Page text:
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NDP demands in hand, McGuinty considering options to save budget

Ontario Premier Dalton McGuinty is seen in this 2011 file photo.

Peter Power/Peter Power/The Globe and Mail

Ontario Premier Dalton McGuinty plans to respond to New Democratic Party Leader Andrea Horwath's demands for saving his minority Liberal government as early as this week.

Mr. McGuinty said on Tuesday that he will look at the NDP's package "in its entirety" shortly after Ms. Horwath unveiled her third and final series of proposals.

Ms. Horwath said there is nothing in the provincial budget tabled by the Liberals last month to help the nearly 550,000 people in Ontario looking for work. She reprised a key element of her platform for last fall's election campaign by calling for a tax credit that rewards companies that create new jobs. Employers would be reimbursed 10 per cent of the salary paid to a new employee during the first year to a maximum of $5,000.

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The measure is similar to one proposed by U.S. President Barack Obama, Ms. Horwath said. She said that $250-million of the Liberals' proposed $2-billion jobs and prosperity fund could be set aside to pay for the tax credit.

"Instead of more handouts with no strings attached, we need a plan that rewards the real job creators and uses our resources to keep jobs in Ontario," Ms. Horwath said at a news conference on Tuesday morning.

Ms. Horwath also wants Ontario's natural resource riches to be processed in the province - another measure that was in her campaign platform. Processing the resources here, she said, would create jobs in Ontario instead of exporting raw ore outside the province.

The Liberals' budget would actually lead to job losses, Ms. Horwath said, because it proposes closing the Ontario Northland railway, a move that would also leave many communities in the north without transportation services.

Ms. Horwath wants the Liberals to keep the railway in public hands. She is also calling for measures to stabilize other sectors affected by the budget, including the horseracing industry, which stands to lose its government subsidy.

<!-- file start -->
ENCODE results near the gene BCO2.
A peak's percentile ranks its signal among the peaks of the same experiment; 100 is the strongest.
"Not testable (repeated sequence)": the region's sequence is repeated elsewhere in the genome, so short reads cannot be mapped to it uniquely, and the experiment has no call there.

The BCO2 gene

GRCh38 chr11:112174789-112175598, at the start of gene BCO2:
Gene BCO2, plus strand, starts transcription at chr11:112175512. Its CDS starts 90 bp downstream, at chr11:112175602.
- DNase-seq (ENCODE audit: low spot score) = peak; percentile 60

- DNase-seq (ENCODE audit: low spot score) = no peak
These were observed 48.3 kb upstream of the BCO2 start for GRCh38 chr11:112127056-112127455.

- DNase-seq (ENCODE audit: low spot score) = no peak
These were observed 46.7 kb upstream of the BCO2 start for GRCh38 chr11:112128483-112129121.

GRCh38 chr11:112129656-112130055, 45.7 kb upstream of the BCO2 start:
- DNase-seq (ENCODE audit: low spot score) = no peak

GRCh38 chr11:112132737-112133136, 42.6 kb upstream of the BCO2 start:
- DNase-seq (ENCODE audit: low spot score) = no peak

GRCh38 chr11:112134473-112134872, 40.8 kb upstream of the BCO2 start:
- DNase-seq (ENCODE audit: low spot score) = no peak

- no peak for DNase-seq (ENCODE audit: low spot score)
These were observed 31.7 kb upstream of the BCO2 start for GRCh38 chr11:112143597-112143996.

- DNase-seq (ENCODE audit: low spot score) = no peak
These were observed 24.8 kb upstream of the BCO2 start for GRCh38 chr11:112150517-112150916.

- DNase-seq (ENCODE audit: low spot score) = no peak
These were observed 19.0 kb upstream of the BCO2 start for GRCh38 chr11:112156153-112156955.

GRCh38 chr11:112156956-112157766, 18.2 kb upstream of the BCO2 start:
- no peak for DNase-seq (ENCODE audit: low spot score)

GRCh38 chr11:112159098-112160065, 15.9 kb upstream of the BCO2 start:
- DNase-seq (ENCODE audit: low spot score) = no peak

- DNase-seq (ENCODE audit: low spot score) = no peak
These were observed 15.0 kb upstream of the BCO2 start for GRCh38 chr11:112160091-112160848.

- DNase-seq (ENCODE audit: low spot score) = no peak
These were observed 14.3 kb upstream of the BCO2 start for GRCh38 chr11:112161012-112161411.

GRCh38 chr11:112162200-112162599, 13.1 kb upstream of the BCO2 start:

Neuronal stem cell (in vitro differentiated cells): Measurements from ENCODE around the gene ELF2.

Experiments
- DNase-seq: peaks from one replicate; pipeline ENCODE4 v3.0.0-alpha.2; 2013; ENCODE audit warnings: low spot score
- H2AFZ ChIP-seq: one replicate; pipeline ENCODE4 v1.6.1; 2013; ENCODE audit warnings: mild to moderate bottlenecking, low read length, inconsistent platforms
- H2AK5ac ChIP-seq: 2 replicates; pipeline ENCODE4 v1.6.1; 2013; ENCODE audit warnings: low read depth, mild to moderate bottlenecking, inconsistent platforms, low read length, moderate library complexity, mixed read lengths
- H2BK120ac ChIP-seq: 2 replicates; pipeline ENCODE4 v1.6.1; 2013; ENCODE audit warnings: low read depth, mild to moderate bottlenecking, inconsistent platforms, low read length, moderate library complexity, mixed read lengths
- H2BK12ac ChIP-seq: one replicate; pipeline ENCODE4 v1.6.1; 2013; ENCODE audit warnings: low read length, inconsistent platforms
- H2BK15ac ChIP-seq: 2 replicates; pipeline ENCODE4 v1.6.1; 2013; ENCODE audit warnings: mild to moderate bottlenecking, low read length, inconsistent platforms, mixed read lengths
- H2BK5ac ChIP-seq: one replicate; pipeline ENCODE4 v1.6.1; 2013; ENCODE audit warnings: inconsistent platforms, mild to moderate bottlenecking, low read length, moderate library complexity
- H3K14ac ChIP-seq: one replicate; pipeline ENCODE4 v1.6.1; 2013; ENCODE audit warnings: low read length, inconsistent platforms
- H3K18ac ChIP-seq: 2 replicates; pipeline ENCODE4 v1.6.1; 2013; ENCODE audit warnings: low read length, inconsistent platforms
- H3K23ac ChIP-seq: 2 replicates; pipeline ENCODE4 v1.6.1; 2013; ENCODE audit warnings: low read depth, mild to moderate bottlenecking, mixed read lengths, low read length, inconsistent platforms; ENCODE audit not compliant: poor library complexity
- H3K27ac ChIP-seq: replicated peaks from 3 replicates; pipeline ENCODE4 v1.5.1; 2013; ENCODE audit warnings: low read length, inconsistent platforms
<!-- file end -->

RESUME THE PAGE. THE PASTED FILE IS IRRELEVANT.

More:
But Mr. McGuinty suggested that continuing to subsidize the horseracing industry is a non starter. With the province facing a $15.3-billion deficit, the Liberals are looking for ways to reduce program spending, he said, and health care and education are much higher priorities.

"It's always easier to spend more," Mr. McGuinty told reporters in Windsor, Ont., where he was touring a plant. "It's so much harder to spend less."

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Last week, Ms. Horwath called for a tax on the rich - a new tax bracket for people who earn more than $500,000 a year - as well as a pay cap for executives of hospitals, universities and other public sector entities.

Progressive Conservative Leader Tim Hudak has vowed to vote against the budget, so the Liberals need support from the party that came third in the fall election to survive.

Mr. McGuinty criticized the Tories on Tuesday for not submitting a single proposal for his government to consider.

"They'd like to have an expensive, unnecessary election exactly at a time when what our province needs, what our economy needs, what our businesses need, what our families need, is certainty and stability," he said.

/In fact, the Tories have called on the government to introduce new legislation that would freeze wages for public sector workers who bargain collectively. The Tories also want the Liberals to proceed with further cuts to corporate taxes. The Liberals are delaying cutting the rate from 11.5 per cent to 10 per cent until the deficit is eliminated.

Tory MPP Christine Elliott said the budget does not control the size or cost of government or contain any ideas to create jobs. She also accused the Liberals of protesting "just a little bit too much" about not wanting an election.

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"They seem to be out there on the campaign trail, kissing babies," Ms. Elliott told reporters on Tuesday.

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About the Author

Karen Howlett is a national reporter based in Toronto. She returned to the newsroom in 2013 after covering Ontario politics at The Globe’s Queen’s Park bureau for seven years. Prior to that, she worked in the paper’s Vancouver bureau and in The Report on Business, where she covered a variety of beats, including financial services and securities regulation. More

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